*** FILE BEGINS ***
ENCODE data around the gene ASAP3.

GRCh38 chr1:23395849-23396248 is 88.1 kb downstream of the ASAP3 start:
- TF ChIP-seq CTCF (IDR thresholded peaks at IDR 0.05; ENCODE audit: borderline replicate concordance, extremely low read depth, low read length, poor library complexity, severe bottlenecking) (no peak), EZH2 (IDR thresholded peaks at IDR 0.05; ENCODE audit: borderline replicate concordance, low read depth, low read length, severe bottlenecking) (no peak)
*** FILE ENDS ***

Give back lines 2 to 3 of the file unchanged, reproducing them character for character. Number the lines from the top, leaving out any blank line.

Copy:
GRCh38 chr1:23395849-23396248 is 88.1 kb downstream of the ASAP3 start:
- TF ChIP-seq CTCF (IDR thresholded peaks at IDR 0.05; ENCODE audit: borderline replicate concordance, extremely low read depth, low read length, poor library complexity, severe bottlenecking) (no peak), EZH2 (IDR thresholded peaks at IDR 0.05; ENCODE audit: borderline replicate concordance, low read depth, low read length, severe bottlenecking) (no peak)